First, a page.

Green-on-blue incidents provoke a crisis of confidence and trust among [coalition forces] working with [Afghan troops]. As a means of illuminating this insider threat, those [coalition] personnel working on Security Force Assistance Teams during 2012 that live alongside and mentor [Afghan security forces] have about 200 times the risk of being murdered by an [Afghan security force] member than a U.S. police officer has of being murdered in the line of duty by a perpetrator.

* * *

Preventive tools:

  • Understand that they may have poor conflict resolution skills and that insults cause irrational escalation of force.
  • Do not discuss religion

* * *

Cultural Awareness:

Flashpoints/Grievances Some U.S. Troops Have Reported Regarding Afghanistan National Security Forces:

To better prepare [coalition forces] for the psychologically challenging conditions in Afghanistan, familiarize yourself with the following stressors some U.S. troops have reported concerning [Afghan security forces] behavior during previous deployments. Bear in mind that not all [coalition] troops have reported such experiences or beliefs.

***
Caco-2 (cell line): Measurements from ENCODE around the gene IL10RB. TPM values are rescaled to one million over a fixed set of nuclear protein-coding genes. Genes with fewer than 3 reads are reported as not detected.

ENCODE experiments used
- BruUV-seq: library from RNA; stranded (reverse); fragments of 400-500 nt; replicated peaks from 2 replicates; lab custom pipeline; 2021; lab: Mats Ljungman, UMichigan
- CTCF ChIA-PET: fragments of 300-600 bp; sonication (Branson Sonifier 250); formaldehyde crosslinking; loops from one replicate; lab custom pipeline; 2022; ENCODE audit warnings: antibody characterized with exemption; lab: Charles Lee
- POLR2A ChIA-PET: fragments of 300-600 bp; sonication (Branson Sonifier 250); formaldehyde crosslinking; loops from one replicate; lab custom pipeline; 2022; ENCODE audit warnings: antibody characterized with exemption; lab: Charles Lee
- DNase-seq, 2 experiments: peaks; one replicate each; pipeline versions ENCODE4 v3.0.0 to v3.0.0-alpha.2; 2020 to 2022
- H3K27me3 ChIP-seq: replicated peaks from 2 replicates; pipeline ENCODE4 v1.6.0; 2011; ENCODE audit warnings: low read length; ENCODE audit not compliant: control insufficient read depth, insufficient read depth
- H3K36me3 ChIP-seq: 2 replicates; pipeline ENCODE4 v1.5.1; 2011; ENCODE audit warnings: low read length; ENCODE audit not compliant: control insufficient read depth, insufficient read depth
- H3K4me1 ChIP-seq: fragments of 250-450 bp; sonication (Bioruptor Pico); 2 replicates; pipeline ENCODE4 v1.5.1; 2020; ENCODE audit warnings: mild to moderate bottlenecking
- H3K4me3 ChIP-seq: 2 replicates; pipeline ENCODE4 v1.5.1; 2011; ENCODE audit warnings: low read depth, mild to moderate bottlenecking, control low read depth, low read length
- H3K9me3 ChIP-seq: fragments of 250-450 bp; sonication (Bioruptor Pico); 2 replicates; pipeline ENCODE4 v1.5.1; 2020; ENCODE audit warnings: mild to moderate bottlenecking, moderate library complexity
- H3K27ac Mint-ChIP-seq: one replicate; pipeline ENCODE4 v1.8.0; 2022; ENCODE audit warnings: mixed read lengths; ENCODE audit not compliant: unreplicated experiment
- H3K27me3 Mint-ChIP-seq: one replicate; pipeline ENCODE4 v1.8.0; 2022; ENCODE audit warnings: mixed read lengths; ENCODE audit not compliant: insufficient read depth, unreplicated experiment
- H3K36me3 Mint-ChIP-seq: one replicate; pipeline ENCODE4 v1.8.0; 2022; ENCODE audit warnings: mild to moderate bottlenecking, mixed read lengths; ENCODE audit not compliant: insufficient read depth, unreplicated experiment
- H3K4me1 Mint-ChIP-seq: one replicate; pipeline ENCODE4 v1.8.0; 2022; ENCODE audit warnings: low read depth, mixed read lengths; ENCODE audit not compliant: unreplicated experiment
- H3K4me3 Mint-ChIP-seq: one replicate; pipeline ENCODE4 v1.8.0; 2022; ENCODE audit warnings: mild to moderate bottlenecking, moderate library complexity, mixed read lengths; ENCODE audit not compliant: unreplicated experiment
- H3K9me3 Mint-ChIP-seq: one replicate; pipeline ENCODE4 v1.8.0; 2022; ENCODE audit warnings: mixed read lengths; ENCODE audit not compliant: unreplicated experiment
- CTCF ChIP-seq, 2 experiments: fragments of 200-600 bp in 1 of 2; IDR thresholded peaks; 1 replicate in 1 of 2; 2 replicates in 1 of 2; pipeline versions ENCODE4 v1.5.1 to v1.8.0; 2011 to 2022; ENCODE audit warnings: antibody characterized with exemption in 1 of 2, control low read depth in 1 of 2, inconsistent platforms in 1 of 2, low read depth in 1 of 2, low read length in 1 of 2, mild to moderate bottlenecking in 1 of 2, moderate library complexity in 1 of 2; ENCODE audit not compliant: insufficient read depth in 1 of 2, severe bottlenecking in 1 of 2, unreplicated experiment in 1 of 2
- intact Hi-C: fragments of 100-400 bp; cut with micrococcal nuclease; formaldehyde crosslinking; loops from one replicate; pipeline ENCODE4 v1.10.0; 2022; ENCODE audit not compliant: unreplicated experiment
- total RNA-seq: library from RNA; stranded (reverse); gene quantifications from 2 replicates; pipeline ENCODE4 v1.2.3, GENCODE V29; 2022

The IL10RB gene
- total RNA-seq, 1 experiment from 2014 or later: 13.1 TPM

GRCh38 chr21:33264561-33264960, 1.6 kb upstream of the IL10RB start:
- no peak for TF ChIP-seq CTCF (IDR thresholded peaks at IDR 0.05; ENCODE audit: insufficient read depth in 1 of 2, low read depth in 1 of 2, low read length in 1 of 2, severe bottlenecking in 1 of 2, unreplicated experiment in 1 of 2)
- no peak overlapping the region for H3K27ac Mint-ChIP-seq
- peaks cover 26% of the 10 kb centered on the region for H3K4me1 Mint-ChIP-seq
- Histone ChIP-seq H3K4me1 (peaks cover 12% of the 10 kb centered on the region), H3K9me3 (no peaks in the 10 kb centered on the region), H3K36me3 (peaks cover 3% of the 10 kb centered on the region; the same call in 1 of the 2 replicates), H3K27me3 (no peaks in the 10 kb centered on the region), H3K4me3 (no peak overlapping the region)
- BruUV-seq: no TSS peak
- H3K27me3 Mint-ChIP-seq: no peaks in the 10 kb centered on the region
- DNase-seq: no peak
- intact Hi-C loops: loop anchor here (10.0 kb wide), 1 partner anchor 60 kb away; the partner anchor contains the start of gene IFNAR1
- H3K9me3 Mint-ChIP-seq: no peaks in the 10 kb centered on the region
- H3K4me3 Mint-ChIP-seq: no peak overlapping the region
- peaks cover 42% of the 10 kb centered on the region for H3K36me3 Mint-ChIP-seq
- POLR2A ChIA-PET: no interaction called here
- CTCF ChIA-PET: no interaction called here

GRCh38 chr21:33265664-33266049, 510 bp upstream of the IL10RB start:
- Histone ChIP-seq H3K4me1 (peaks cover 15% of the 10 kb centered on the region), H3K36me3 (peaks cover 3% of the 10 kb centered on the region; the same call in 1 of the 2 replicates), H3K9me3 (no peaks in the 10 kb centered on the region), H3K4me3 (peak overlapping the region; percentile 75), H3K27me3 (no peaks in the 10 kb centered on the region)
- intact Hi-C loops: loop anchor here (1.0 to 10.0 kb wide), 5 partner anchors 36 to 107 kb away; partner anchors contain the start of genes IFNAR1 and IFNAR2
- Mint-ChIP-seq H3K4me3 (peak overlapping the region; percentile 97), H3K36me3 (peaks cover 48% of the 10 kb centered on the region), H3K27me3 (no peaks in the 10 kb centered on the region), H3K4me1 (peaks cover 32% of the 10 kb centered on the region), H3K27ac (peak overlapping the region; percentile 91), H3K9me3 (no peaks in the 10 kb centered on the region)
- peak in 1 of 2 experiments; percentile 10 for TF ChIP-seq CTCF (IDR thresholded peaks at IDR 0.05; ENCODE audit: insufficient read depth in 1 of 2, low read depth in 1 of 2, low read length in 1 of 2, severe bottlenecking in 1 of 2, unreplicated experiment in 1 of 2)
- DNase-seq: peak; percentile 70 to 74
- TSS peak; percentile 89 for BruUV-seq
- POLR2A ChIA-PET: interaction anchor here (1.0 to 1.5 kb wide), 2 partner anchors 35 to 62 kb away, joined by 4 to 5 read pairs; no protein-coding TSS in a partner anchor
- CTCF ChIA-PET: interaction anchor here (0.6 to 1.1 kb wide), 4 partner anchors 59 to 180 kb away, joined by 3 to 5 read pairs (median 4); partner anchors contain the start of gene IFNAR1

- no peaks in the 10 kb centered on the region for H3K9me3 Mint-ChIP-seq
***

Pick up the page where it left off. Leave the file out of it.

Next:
• Some ANSF are profoundly dishonest and have no personal integrity
  • ANSF do not buy-into war effort; far too many are gutless in combat
  • Incompetent, ignorant and basically stupid

Bottom line: Troops may experience social-cultural shock and/or discomfort when interacting with [Afghan security forces]. Better situational awareness/understanding of Afghan culture will help better prepare [coalition forces] to more effectively partner and to avoid cultural conflict that can lead towards green-on-blue violence.

* * *